The real technology threat is already here: big data and e-commerce platforms
We’re not even close in the quest for human-level intelligence in machines
The science fiction hype peddled by researchers and the media always outpaces the technical limitations in artificial intelligence and robotics.
Artificial intelligence (AI) has been vastly over rated, yet it is regularly pronounced as the next future shock. The disconnection between popular imagination and reality is dramatic. And the threat of workers being replaced in large numbers by robots is far away and less than the immediate problem of digitalisation and automation.
The idea of modelling a brain through computational neuroscience has been around for a long enough time that researchers claim it is a feasible goal. The quest for human-level intelligence in machines is not only a failure – we aren’t even close.
Yet, the widespread and pernicious misconceptions regarding the potential hazards of AI continue to gain momentum without evidence. It is sensationalised through Hollywood’s fictional apocalyptic films such as Terminator while technologists or futurists feed the spectre of robot overlords.
The reality is that in 2012 Google’s cutting edge research lab Google X claimed it was able to develop a neural network that taught itself how to recognise a cat with 15.8 per cent accuracy. This major advance is supposed to roughly simulate a human brain connection. But, it is nowhere close to being “self-aware”, as was the “Skynet” system in Terminator.
A recent Deloitte’s study said that rapid advances in technology and the popularity of online shopping meant that more than 2 million jobs in the wholesale and retail sectors or almost 60 per cent of the current retail workforce – had a high chance of being automated by 2036. But there is a difference between automation and sentient robots.
Compare AI and robotics’ glacial evolution with manned flight. The Wright brothers’ first flight from Kitty Hawk, North Carolina, lifted off in 1903. By 1969 technology advanced enough to land a man on the moon. That practical line of development has completely eluded AI. Many of the researchers quoted about the revolutionary future of AI have never designed anything of practical use in AI. Industrial applications are still far away.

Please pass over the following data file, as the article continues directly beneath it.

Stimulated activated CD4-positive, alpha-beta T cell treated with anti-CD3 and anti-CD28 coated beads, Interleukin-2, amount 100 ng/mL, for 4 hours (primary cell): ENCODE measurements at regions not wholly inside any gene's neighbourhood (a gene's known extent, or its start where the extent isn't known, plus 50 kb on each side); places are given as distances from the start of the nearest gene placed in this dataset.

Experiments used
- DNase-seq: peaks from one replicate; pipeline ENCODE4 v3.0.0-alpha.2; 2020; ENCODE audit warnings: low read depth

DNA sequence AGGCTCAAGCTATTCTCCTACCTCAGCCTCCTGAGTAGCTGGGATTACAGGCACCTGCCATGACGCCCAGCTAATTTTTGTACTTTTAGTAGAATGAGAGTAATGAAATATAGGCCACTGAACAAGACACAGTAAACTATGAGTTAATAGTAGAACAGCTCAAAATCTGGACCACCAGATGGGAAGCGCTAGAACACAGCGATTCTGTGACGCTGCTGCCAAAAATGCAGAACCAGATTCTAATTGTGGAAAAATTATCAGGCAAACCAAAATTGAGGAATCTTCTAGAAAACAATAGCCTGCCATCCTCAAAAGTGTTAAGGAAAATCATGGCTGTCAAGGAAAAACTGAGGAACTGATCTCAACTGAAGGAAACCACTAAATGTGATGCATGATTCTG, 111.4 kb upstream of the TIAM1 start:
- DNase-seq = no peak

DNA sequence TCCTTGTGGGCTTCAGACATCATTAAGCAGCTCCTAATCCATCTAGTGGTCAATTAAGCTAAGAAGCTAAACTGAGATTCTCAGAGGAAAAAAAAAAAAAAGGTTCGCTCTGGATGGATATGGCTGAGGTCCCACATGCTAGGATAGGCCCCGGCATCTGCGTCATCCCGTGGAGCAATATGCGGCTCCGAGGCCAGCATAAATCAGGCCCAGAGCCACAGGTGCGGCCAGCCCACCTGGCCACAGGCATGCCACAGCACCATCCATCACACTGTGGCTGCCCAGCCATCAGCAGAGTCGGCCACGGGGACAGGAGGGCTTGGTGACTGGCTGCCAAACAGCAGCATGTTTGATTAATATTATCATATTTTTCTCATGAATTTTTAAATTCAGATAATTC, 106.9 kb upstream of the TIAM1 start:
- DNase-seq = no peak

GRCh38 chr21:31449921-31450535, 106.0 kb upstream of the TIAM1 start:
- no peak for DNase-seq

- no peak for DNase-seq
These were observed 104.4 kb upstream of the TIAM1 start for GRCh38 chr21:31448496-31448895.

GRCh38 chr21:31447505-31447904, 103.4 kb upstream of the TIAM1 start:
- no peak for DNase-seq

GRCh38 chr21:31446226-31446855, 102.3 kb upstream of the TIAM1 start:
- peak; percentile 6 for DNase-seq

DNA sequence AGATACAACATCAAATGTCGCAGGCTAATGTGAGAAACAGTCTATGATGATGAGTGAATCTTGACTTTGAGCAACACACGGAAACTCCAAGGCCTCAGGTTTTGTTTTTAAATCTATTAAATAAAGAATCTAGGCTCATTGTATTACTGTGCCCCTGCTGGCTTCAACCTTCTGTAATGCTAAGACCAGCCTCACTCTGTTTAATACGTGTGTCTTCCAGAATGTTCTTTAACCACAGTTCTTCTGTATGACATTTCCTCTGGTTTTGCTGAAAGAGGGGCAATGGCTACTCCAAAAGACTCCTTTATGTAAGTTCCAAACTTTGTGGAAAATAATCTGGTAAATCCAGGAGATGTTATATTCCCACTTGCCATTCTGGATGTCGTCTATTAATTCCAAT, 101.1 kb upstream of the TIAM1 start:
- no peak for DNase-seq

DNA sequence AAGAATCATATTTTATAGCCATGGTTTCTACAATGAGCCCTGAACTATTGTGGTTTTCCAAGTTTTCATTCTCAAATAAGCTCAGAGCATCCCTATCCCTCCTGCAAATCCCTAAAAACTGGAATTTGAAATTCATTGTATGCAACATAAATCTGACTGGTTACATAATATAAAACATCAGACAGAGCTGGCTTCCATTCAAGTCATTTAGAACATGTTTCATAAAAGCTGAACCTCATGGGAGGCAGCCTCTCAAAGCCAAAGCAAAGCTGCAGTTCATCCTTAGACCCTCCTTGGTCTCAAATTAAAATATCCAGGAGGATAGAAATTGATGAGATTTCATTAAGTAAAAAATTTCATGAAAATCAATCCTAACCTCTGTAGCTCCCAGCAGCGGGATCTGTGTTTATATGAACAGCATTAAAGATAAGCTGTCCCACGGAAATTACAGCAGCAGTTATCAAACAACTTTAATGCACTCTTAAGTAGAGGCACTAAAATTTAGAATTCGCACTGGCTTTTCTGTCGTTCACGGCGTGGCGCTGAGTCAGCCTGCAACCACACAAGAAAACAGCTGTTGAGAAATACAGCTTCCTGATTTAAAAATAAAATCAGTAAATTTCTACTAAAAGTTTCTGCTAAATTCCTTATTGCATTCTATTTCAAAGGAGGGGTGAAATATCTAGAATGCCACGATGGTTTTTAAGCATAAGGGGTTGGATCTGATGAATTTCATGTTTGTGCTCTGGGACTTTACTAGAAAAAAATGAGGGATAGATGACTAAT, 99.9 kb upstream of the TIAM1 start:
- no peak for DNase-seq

Today’s economic problems are partly a result of capitalism running into limitations in the form of diminishing worker productivity. Workers are either underpaid or replaced by automation or cheaper labour in China. Rapid environmental degradation and speculative investments are encouraged because they seem easier and more profitable than solving social problems or investing in real economic activity and growth. This drives subsequent financial bubbles.
The real technology threat is already here. Big data and e-commerce platforms are rapidly creating a world where an individual’s current and future purchasing power and value to the consumer system can be determined by his or her demographics, online behaviour and choices. Imagine that the entirety of your personal data, not your money, will authoritatively determine what you can and cannot possess in the present and future. It’s like a Philip Dick science fiction story where factories intuitively deliver goods and services to your home without the need for you to actually place an order.
While such a futuristic world is supposed to free and edify humans, it effectively abolishes privacy, free will and freedom. Marshall McLuhan said about this kind of big data global village: “The more the data banks record about each one of us, the less we exist.”
But then that vision of the future eradicates the social cost and the too-big-to-fail, moral hazard of supporting a money-based monetary system where the eternal price is cyclical volatility that reverberates across all asset classes and threatens global stability.
Machines and digital technology are replacing more kinds of labour at a faster rate than ever. But, they are also generating more wealth and capital for their inventors and owners. Cheap labour and ordinary investment capital are falling under pressure from automation and the data processing that increasingly magnifies its efficiency. Technology has become the third participant in the classic labour versus capital argument. Superior returns will go to those who can innovate and create new products, services and business models.
The emerging dominance of expert platforms will drive market forces to produce an outcome where an elite minority controls and manages the economy. And the majority of us will be consigned to “gigs” – temporary and insecure jobs as gardeners, waiters and nannies. It is a future foreshadowed by the current social structure in Silicon Valley.
More than ever before, people with ideas, not workers or investors – or robots – will be the scarce resource.
Peter Guy is a financial writer and former international banker